Raga rock

From Wikipedia, the free encyclopedia
Jump to: navigation, search
Music of India
A Lady Playing the Tanpura, ca. 1735.jpg
A Lady Playing the Tanpura, ca. 1735 (Rajasthan)
Genres
Traditional
Modern
Media and performance
Music awards
Music festivals
Music media
Nationalistic and patriotic songs
National anthem Jana Gana Mana
Regional music

Raga rock is rock or pop music with a heavy Indian influence, either in its construction, its timbre, or its use of instrumentation, such as the sitar and tabla. More recently, scholars have included British rock music from the 1960s and 1970s that utilizes South Asian musical materials and instruments and Western ideas of South Asia.

Raga rock is not normally considered a specific genre of music, but rather a general aspect of any rock significantly influenced by Indian classical music. Since Indian influences are primarily limited to 1960s rock, most raga rock is limited to that decade, although heavily Indian-derived sounds are found in some post-1960s rock.

Development[edit]

The Byrds at a "raga rock" press conference in March 1966.

Ragas are specific melodic modes used in classical music of South Asia. Thus, any rock songs with obvious Indian influences may be deemed "raga-rock" although the term is frequently used to refer to much more explicitly Indian musical outings. The advent of raga rock is often traced to the July 1965 release of "See My Friends", a Top 10 single for The Kinks in the UK, although The Yardbirds' "Heart Full of Soul", released the previous month, featured a sitar-like riff by guitarist Jeff Beck.[1][2] The Byrds' March 1966 single "Eight Miles High" and its B-side "Why" were also influential in originating the musical subgenre. Indeed, the term "raga rock" was coined by The Byrds' publicist in the press releases for the single and was first used in print by journalist Sally Kempton in her review of "Eight Miles High" for The Village Voice.[3][4] However, in his 1968 Pop Chronicles interview, Byrds member Roger McGuinn denied that "Eight Miles High" was in fact raga rock.[5] The Paul Butterfield Blues Band further elevated the concept of Indian influenced rock music with a 13 minute instrumental titled "East-West", which became the title track of their 1966 album, East-West.[6]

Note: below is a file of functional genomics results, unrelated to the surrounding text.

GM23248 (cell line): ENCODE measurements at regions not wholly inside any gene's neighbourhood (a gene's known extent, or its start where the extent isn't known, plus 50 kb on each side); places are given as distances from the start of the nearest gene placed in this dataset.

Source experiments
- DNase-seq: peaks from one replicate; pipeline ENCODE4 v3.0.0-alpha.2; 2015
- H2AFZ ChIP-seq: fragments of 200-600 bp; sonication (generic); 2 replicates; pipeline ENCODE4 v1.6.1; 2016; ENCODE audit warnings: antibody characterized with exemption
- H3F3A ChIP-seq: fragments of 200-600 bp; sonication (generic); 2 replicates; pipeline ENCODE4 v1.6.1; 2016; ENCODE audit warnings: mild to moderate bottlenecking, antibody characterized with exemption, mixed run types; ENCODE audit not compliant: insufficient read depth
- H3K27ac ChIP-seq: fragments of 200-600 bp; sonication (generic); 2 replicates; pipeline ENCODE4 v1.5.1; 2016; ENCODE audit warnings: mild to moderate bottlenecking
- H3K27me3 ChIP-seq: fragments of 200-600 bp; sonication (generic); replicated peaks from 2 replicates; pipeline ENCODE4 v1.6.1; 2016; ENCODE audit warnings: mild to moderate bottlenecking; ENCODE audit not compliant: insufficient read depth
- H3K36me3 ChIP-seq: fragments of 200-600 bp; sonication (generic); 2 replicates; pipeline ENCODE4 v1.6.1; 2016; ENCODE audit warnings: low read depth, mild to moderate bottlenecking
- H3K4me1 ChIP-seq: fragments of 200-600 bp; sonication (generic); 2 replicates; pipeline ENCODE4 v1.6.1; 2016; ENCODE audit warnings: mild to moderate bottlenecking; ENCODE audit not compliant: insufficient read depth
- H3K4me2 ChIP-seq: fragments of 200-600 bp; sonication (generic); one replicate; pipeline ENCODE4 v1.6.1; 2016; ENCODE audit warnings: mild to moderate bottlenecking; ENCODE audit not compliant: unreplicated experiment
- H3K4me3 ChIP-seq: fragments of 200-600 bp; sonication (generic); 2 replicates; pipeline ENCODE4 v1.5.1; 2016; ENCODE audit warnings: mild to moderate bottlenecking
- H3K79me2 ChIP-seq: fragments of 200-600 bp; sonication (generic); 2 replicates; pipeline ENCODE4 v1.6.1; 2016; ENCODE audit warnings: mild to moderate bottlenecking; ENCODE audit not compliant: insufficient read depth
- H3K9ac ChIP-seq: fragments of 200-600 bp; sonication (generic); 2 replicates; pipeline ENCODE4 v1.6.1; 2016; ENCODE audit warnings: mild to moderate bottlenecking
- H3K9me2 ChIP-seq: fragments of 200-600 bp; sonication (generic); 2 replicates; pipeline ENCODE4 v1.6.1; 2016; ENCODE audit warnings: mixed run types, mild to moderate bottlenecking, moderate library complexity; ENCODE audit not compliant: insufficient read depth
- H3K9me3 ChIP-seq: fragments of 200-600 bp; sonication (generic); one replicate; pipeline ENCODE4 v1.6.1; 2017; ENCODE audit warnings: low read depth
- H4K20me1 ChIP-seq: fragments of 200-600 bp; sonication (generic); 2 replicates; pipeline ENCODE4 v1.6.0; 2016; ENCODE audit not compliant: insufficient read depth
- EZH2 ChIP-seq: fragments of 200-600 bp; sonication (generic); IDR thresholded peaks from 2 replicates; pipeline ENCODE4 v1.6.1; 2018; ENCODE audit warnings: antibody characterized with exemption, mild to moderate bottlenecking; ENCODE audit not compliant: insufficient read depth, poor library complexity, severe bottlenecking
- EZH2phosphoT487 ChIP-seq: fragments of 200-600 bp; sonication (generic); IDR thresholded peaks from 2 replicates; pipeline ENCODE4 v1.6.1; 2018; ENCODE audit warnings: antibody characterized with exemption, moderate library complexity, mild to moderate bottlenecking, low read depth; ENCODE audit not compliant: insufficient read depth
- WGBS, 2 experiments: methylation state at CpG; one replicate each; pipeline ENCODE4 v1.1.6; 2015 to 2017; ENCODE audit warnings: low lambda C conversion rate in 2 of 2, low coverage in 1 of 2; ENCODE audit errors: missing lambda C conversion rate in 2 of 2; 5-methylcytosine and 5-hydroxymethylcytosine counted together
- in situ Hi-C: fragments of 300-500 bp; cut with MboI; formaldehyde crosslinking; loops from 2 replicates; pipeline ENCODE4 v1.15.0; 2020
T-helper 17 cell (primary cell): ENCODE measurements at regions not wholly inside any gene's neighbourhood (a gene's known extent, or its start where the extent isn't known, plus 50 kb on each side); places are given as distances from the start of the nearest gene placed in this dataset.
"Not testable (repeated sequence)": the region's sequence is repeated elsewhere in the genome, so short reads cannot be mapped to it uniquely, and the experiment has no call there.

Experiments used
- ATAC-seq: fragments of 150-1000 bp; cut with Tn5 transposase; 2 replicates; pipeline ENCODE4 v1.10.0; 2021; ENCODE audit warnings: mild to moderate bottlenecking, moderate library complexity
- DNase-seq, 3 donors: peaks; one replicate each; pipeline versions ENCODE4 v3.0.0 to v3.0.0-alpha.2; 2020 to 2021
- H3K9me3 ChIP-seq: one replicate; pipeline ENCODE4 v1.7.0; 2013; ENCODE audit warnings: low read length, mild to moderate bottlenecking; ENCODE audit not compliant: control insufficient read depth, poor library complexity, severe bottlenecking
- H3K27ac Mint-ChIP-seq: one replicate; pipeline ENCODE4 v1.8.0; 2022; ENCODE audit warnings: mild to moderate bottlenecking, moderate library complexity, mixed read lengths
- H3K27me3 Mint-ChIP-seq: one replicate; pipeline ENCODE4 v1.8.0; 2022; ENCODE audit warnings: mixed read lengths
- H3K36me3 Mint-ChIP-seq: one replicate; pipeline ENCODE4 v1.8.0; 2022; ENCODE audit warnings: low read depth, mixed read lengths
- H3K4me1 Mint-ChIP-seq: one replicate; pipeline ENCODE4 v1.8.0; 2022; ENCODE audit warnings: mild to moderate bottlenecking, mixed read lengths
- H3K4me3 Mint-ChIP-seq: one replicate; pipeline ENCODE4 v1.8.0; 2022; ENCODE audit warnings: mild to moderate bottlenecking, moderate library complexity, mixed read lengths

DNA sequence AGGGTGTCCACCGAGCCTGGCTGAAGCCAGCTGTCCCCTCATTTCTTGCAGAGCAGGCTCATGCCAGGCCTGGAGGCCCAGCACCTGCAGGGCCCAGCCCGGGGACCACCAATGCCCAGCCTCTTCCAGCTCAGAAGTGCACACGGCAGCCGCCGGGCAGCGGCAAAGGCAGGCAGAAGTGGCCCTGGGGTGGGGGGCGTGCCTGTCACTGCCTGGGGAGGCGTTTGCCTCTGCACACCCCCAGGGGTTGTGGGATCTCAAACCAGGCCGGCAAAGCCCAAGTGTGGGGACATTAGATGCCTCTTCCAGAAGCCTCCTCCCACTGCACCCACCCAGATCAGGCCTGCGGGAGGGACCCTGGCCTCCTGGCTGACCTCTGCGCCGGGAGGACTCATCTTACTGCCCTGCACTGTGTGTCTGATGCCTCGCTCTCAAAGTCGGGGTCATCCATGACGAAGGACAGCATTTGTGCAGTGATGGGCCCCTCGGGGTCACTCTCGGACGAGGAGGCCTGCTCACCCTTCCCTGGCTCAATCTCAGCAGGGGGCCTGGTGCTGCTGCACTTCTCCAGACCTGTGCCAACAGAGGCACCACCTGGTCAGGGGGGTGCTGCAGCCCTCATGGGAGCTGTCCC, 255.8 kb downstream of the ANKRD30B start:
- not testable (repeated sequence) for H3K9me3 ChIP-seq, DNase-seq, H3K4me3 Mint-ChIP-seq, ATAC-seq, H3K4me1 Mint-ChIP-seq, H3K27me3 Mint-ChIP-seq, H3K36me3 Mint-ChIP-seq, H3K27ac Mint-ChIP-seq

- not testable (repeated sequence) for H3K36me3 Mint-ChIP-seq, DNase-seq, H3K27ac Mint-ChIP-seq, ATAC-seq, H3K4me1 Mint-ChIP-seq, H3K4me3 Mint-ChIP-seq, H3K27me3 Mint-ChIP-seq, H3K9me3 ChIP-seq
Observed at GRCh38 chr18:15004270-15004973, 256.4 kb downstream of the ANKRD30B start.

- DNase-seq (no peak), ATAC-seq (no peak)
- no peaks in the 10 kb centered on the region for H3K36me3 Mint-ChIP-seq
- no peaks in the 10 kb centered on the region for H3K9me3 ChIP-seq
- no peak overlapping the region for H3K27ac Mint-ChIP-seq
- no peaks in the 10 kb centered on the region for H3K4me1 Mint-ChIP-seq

The Beatles' song "Norwegian Wood (This Bird Has Flown)", which first appeared on the band's 1965 album Rubber Soul, was the first Western pop song to actually incorporate the sitar (played by lead guitarist George Harrison).[2][7] Harrison's interest in Indian music, popularized the genre in the mid-1960s with songs such as "Love You To" and "Tomorrow Never Knows" (Revolver, 1966),[8][9] "Within You Without You" (Sgt. Pepper's Lonely Hearts Club Band, 1967)[10] and "The Inner Light" (released in 1968 as the B-side of the "Lady Madonna" single).[11]

In the early 1970s, the British progressive rock band Quintessence began to mix elements of Indian classical music with rock and jazz.[12] Later in the decade, guitarist John McLaughlin and his band Shakti introduced a jazz-influenced version of raga rock over the course of three albums.[13]

In the 1990s, the British indie rock group Cornershop began to assimilate Asian instruments such as the sitar and dholki into their music, culminating with their 1997 album When I Was Born for the 7th Time.[14] The album, which fused Indian music with rock, funk, hip hop and country music, featured the UK #1 single "Brimful of Asha" (itself a tribute to Indian singer Asha Bhosle) and a cover of The Beatles' "Norwegian Wood (This Bird Has Flown)" sung entirely in Punjabi.[14][15] In 1996, the British rock group Kula Shaker, which featured Top 10 raga rock hits including "Tattva" and "Govinda", both of which included Sanskrit lyrics. British Rock group Kula Shaker released the multiplatinum album K in 1996, and reformed in 2005 after a hiatus of some years, and have since been touring in Britain, Europe and Japan, introducing new material including the raga rock "Song of Love/Narayana".[16] The Brian Jonestown Massacre released the albums Their Satanic Majesties' Second Request in 1996 and Give It Back! in 1997, both of which contained Indian and psychedelic rock influences.